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Bemidji Regional Airport Authority to seek $1.3 million in bonding for terminal project

The Bemidji Regional Airport Authority decided Wednesday night to seek $1.3 million in bonding to complete its terminal project, including a jetway and parking lot improvements.

The move came with a 3-1 vote, with Commissioner Jim Lucachick opposed as a favored a lower $1.1 million bond issue.

"That can be a self-fulfilling prophecy," Lucachick said. "You bond at that level, you will spend it. There are no incentives to save."

But Commissioner Ron Johnson said the $1.3 million is needed to finish the total project, that $1.1 million would only finish the terminal renovation itself. "If we want to complete the project, we will spend it."

Johnson's first motion for a $1.3 million bond issue failed for lack of a second. Then Commissioner Jack Frost's motion for a $1.1 million bond issue failed in a 3-2 vote, with only Frost and Lucachick in support.

Frost appeared undecided, arguing for and against either bond issue amount, and Commissioner Roger Hellquist said he wanted more information or he would have seconded Johnson's first motion.

The bonding will be used as a local match to state and federal funds used on the project, Airport Authority Executive Director Harold Van Leeuwen said. About $997,000 will be used to match funds for the $8 million terminal expansion and renovation, and the rest for the purchase of a jet bridge in 2012 and parking lot improvements in 2013.

"We don't do this now (bond at $1.3 million), we'll be back to bond again to complete the project or levy it on taxpayers," Hellquist asked, and was told that would be the case.

"I don't know why you would want to put this onto the taxpayers," Johnson said the Frost and Lucachick. "Or you don't want to finish the project."

Hellquist asked Van Leeuwen how important the jetway was, a jet bridge to allow passengers to embark and disembark from regional jets through an enclosed bridge right to the plane door, to wooing another air carrier to Bemidji.

The Airport Authority has approached Allegiant about flying into Bemidji, and its minimum requirement is a jetway.

"It's not just Allegiant," Van Leeuwen said. "For people 50 or 60 years old, or handicap people, it's hard to climb those steps into an aircraft, especially in the winter. It's a safety issue as well.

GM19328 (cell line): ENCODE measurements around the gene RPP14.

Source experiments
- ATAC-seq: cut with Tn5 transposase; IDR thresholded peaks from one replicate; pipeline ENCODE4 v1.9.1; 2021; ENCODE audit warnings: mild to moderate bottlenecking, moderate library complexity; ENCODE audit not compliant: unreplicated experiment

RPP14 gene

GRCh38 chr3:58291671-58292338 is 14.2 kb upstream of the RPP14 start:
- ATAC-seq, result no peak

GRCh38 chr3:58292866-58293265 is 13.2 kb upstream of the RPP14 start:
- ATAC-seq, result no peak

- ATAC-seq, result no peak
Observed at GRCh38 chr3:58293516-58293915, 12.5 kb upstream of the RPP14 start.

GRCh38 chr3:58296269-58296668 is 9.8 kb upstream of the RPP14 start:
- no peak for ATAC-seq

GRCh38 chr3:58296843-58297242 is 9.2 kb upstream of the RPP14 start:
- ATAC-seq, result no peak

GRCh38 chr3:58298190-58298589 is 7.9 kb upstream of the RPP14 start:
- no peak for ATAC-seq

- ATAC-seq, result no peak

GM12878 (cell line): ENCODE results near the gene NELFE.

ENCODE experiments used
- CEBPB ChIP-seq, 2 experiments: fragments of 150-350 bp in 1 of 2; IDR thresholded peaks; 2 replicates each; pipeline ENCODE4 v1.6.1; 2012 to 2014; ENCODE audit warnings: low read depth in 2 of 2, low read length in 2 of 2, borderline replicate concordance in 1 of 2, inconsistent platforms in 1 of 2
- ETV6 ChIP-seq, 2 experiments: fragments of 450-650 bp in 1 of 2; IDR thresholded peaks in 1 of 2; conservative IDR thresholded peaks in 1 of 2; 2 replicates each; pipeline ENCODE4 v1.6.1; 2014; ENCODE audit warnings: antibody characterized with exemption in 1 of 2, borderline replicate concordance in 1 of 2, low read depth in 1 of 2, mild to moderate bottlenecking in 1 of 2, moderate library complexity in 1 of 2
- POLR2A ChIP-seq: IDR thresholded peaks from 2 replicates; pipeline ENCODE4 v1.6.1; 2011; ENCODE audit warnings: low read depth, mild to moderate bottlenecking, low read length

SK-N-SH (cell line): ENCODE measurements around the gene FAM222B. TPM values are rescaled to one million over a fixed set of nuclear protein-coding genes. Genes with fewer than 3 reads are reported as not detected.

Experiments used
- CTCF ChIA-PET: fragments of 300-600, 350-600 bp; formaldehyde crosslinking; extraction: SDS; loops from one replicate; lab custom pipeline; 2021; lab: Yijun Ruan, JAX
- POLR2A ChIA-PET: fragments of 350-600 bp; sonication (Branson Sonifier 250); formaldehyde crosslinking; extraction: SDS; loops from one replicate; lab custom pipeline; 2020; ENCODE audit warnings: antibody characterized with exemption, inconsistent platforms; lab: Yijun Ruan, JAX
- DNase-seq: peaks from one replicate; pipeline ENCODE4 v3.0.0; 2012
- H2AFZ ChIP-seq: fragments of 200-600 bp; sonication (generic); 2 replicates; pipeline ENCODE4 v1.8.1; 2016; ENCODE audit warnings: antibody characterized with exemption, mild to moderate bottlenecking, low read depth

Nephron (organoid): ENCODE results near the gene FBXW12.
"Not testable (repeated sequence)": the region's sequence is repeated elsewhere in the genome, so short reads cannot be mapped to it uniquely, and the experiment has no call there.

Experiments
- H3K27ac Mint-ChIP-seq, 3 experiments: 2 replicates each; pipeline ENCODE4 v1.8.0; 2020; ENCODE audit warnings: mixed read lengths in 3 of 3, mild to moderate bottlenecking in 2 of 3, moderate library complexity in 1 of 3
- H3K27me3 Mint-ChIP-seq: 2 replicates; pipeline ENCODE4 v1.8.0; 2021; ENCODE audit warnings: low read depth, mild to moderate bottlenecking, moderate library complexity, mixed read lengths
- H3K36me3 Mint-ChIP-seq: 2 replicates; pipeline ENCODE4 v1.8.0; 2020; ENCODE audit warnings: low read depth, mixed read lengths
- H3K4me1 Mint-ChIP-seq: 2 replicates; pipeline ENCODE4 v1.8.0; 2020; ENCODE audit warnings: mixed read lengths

"A jetway would allow people to enter any large aircraft," he added.

Airport Authority Chairman Marshall Froyd asked Van Leeuwen to prepare bond issues at $1.1 million, $1.3 million and $1.5 million for consideration. The $1.5 million issue was quickly discarded as too much.

"No direct tax dollars are involved in any way, shape or form," Froyd said. The bond will be repaid with passenger boarding fees, of which the airport gets $4.39 from each passenger coming or going.

In the airport's worst year, that would amount to 21,500 enplanements or $94,385 annually. With a $1.3 million bond issue, annual payments would range from $92,090 to $97,082, Froyd said.

Van Leeuwen recommended the $1.3 million level, citing $1.22 million as the total cost of the terminal, jet bridge and planned reconstruction/expansion of parking lot, entrance and resulting landscaping restoration.

"I must have been snoozing, but it's been the intent all along to bond?" asked Lucachick, who joined the Airport Authority in January. He noted bids for the terminal expansion were $1 million over estimate and that work continues with the contractor to cut costs through deducts.

Froyd said it was, with hopes of keeping the bond issue under $1 million and that it was intended as local match money. The bond issue for the terminal is under $1 million, but the $1.3 million completes the project.

Lucachick reiterated, as he has several times, to Van Leeuwen that he wants a copy of the Airport Authority's bylaws.

He also asked for Froyd's assurances that the bond issue would not be paid off with taxpayer dollars.

"I'm on the picket fence," said Frost, who agreed with Lucachick to seek the lowest bond issue but also that the Authority cannot go back for another bond issue later or go to taxpayers.

In the final vote, Frost decided to go with $1.3 million but was the last to vote. Had he voted against it, Froyd would have broken the tie vote.

Now bid documents will be prepared asking for a 20-year general obligation bond issue of $1.3 million and will be sold to financial houses.